Schools don't provide medical services and do not have the legal right to force parents to medicate kids. Parents are free to choose to medicate their children - or not. And we have to educate them - medicated or not. Child protective services will not take reports from schools regarding parents refusing to medicate their children, with rare exceptions. An example would be a child who is an insulin dependent diabetic, because that is considered life threatening.

And no, this is not just in Kansas. This is federal special education policy. We can't even provide special education services without parental permission. We absolutely cannot force parents to medicate their children.

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Response to proud2BlibKansan (Reply #46)

Tue Dec 18, 2012, 12:40 AM

48. Relax. It's not the schools prescribing. It's the referral and if the psych prescribes meds, yes,

the parents are responsible. And an ADHD kid, for instance, not taking his meds, there are consequences. Please read my post. Again, schools do not prescribe nor do they provide therapy. But they do test and refer.

But it's been a few years, I admit, so please tell me that nowadays kids who are diagnosed are placed in a regular classroom without meds???

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Response to libdem4life (Reply #48)

Tue Dec 18, 2012, 01:16 AM

50. Parents have the legal right to choose whether or not to medicate their children.

Schools can't force them to do so. Neither can doctors. There are no consequences for parents who choose to not medicate an ADHD kid. This is becoming more and more common. Lots of unmedicated ADHD kids are in regular classrooms. And kids with other psych disorders who aren't medicated are also in regular classrooms. And in special ed classrooms too.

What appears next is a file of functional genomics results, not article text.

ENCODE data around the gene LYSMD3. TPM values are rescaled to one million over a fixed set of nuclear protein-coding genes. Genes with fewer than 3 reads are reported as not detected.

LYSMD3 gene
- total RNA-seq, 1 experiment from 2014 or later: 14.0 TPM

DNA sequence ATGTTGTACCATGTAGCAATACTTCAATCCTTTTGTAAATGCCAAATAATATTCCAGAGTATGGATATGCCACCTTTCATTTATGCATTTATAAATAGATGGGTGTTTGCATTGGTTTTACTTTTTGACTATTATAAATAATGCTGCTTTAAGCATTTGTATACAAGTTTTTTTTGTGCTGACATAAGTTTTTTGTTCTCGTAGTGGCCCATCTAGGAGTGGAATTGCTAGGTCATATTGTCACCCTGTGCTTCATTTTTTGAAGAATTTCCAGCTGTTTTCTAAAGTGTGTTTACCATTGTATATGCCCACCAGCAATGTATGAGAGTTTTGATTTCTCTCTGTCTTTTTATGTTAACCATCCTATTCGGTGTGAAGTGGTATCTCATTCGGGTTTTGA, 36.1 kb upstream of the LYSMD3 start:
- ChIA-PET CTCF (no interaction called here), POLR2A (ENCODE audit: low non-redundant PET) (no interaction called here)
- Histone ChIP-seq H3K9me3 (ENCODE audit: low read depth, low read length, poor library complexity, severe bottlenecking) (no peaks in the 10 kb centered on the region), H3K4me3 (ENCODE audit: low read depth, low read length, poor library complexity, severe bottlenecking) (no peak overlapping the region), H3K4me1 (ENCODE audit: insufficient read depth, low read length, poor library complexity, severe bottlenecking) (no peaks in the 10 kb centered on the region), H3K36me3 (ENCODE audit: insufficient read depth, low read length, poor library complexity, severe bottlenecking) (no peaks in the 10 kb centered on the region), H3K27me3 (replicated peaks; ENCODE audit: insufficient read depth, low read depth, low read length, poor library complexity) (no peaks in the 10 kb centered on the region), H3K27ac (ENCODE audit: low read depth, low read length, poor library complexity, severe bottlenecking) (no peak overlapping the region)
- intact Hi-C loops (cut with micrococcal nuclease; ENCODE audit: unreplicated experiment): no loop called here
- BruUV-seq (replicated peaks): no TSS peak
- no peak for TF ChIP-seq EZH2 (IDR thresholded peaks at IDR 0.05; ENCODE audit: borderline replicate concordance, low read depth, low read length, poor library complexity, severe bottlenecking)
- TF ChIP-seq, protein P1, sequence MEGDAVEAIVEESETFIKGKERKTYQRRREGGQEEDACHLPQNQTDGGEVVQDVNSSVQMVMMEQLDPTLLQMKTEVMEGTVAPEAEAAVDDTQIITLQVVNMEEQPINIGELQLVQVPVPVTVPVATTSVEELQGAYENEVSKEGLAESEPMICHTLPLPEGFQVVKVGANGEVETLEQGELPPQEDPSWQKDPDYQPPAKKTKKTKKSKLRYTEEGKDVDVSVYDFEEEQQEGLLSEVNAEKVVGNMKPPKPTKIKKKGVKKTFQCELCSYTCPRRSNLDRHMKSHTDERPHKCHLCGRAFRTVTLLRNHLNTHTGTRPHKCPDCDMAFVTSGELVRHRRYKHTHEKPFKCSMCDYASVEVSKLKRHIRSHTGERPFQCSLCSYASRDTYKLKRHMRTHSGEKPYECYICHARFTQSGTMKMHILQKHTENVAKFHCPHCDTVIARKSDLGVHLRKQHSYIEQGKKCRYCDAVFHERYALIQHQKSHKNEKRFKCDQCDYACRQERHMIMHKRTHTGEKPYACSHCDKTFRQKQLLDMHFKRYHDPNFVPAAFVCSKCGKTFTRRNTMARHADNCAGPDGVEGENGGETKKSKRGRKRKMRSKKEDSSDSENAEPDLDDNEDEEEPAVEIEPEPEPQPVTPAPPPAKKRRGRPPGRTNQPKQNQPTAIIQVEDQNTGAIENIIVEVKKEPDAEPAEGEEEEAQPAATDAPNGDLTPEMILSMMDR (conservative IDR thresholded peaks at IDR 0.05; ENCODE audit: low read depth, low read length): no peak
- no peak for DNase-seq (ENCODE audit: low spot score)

But this all has nothing to do with the kid who killed the babies in CT. A relative claims he had Aspergers. Another one said there was nothing wrong with him. One article says he was enrolled in high school. Another says he was enrolled n college. And another claims he was home-schooled.

Bottom line - we still don't know enough to draw any conclusions. And connecting this murderer to failures of special education is completely inappropriate.

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Response to proud2BlibKansan (Reply #50)

Tue Dec 18, 2012, 01:38 AM

51. If the kids are not endangering the other kids, that's one situation. If they are, it's another.

I had a student...as did other teachers... that had to be removed as a danger to the other kids. Medication was definitely an issue.

And I'm truly sorry if you think I'm aiming for special ed...I'm not. In my day special ed wasn't even available to most of the kids. We lived under "full inclusion" excuses and went on strike partly to fund special ed. Please accept my apologies for anything that inferred that. My sister is a special ed teacher. Apologies.